Cooking with exotic spices can be intimidating. Even experienced cooks might think that the only thing they can make with, for example, a Moroccan tagine spice blend is…well, a Moroccan tagine. But Nirmala Narine says that isn’t so. “You can take that spice blend and put a teaspoon of it in your meatloaf or hamburger. Spice it up, and you get some nutrition from that, as well.”
The comment encompasses the essence of what Narine has made her life’s work about: demystifying the exotic and making the faraway local. It also reveals her passion for Ayurvedic principles that utilize nutrition as holistic medicine.
Narine makes the suggestion while talking about the products in her new spice shop, located in a former tack room on her 15-acre farm in Highland. The new venture bears the same name as her global gourmet food business, Nirmala’s Kitchen, launched 15 years ago. Since then, she has travelled to 167 countries (and counting) to obtain exotic spices, rock salts and grains that allow home cooks in the US to replicate global flavors without leaving the comforts of home.
Now Narine hopes to create a destination in the Hudson Valley where people can obtain her global food products locally and learn how to cook with them. Visitors can get advice from her in the shop, and Narine also offers cooking classes on the farm. Reflecting on the farm-to-table movement in the region, she says that she would like to enhance it. “We grow all this healthy produce here, but how do you heighten the flavor of it? And at the same time, fuse cultures through it?”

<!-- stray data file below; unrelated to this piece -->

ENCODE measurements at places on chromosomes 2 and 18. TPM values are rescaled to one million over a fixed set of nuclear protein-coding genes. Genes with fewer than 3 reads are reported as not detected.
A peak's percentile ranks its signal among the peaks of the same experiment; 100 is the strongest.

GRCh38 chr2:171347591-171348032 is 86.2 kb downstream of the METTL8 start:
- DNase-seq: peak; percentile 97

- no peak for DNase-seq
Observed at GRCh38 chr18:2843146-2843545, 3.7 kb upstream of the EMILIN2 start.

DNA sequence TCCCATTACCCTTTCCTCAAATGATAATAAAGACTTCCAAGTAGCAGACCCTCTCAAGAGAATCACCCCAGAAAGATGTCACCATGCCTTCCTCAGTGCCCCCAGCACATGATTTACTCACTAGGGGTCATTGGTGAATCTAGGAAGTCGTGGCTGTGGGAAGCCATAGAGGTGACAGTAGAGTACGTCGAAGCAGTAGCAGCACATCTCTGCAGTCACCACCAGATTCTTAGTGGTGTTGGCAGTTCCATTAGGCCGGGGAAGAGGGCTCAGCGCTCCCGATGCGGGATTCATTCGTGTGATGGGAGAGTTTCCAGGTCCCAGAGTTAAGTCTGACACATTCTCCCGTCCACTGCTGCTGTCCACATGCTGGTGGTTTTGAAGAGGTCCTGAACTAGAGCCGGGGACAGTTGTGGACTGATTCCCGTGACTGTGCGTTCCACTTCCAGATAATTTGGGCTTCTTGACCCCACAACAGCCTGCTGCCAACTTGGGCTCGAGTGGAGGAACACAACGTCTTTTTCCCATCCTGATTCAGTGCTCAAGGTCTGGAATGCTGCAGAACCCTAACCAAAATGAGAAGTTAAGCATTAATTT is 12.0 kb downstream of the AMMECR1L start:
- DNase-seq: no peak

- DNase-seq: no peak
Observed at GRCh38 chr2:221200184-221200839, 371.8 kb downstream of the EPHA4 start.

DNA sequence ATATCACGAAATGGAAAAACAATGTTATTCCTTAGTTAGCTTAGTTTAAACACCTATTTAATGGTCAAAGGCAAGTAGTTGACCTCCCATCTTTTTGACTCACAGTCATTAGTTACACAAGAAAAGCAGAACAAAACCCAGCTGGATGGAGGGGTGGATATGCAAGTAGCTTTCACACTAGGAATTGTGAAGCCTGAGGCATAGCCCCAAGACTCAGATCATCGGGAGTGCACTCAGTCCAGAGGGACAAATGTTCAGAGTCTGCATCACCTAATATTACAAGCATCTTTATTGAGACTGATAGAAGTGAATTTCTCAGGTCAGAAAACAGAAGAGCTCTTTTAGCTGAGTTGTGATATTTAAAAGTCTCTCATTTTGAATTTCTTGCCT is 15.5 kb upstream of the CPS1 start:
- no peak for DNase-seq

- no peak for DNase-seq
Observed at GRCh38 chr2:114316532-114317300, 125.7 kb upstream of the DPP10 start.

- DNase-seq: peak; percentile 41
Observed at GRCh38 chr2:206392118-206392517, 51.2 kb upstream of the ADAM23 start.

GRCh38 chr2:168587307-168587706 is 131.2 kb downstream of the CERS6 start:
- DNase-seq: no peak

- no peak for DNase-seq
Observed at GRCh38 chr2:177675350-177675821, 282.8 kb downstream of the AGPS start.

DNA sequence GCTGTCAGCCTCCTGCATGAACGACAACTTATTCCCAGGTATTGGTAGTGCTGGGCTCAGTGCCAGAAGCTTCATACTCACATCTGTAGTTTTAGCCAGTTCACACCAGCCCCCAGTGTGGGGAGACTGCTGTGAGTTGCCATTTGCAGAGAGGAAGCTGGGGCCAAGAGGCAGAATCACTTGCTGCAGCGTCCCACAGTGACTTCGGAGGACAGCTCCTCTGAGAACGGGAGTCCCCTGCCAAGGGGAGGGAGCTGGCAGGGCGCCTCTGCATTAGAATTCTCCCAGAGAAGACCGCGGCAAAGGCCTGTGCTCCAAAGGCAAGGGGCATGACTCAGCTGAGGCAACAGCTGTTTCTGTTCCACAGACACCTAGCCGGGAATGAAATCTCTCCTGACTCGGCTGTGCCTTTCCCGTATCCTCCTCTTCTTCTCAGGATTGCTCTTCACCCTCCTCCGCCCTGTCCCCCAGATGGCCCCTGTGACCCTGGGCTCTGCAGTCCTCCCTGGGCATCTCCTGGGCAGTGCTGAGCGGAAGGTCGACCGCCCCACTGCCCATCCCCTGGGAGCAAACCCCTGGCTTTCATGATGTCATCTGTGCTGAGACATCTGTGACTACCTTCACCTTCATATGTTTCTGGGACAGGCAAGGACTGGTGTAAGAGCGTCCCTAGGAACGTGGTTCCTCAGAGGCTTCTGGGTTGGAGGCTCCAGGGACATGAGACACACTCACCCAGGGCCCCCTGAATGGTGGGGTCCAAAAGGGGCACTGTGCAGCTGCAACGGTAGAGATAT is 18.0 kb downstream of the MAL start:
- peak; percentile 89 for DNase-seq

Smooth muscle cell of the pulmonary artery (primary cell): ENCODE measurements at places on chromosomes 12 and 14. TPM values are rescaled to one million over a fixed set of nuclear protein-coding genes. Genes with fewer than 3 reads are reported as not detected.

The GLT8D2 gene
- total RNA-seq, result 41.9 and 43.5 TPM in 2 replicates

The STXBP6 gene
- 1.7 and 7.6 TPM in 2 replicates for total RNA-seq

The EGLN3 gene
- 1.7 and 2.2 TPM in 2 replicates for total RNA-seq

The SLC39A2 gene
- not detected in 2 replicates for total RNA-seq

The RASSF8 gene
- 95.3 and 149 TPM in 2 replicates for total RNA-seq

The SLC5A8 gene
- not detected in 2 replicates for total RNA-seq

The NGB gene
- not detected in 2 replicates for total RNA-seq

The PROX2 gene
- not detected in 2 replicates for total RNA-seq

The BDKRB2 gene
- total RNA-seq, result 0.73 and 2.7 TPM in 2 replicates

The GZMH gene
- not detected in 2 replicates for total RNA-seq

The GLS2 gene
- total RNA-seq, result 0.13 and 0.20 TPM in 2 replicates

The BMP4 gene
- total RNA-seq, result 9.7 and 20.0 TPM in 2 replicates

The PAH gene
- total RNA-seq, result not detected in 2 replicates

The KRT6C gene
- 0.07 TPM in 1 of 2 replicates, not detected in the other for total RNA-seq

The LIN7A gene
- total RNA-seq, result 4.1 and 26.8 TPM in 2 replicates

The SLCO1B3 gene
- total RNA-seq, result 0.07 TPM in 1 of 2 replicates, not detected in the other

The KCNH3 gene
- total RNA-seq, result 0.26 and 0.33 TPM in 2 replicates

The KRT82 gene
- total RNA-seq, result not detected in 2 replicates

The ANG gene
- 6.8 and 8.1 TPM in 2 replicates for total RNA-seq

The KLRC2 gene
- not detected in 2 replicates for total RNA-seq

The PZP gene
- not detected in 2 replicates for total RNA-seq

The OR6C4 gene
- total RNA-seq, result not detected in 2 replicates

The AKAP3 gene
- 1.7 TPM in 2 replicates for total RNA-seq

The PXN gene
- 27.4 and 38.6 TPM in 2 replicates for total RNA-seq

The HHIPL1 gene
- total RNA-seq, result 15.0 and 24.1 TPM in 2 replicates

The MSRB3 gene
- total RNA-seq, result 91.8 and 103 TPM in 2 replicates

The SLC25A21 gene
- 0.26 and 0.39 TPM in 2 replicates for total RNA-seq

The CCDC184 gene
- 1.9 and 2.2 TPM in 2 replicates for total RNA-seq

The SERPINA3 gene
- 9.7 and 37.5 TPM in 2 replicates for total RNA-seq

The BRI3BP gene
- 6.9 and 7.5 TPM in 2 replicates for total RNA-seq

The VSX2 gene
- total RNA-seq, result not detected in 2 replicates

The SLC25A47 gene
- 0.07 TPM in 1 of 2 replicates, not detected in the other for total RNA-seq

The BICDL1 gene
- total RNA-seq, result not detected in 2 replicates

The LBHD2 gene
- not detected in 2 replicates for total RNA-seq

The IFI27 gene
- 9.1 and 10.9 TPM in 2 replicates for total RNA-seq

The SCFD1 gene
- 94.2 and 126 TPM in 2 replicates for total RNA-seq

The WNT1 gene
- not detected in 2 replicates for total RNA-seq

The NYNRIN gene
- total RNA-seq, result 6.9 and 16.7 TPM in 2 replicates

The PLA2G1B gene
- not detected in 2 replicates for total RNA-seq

Fusing cultures through food has long been the mission of Nirmala’s Kitchen, she says. “But I’m not reinventing anything or suggesting people need to learn long, complicated cooking processes. Spices just really take simple food up to another height. Juniper berries heighten the flavor of vegetables. And if you take allspice berries and put them in corned beef to marinate, it’s heavenly. That’s the whole concept of Nirmala’s Kitchen, and that’s what people will get if they come to my shop or these classes.”
Changing our mindset about how to use spices can mean taking something like cinnamon – usually associated with baking – and adding a few teaspoons of it to some agave or honey and virgin olive oil. “Brush that mixture over fresh salmon,” Narine says, “and bake it. It comes out beautifully caramelized, and it has health benefits.”
Spices influence our health in a positive way, Narine says. “They’re not just for flavor. They have medicinal properties. Turmeric brings out the beta carotene in butternut squash and carrots, and cinnamon has an effect on diabetes.” In fact, she adds, “It’s important to treat your spices like vitamins. We sell ours in tins because it preserves the volatile oils longer.”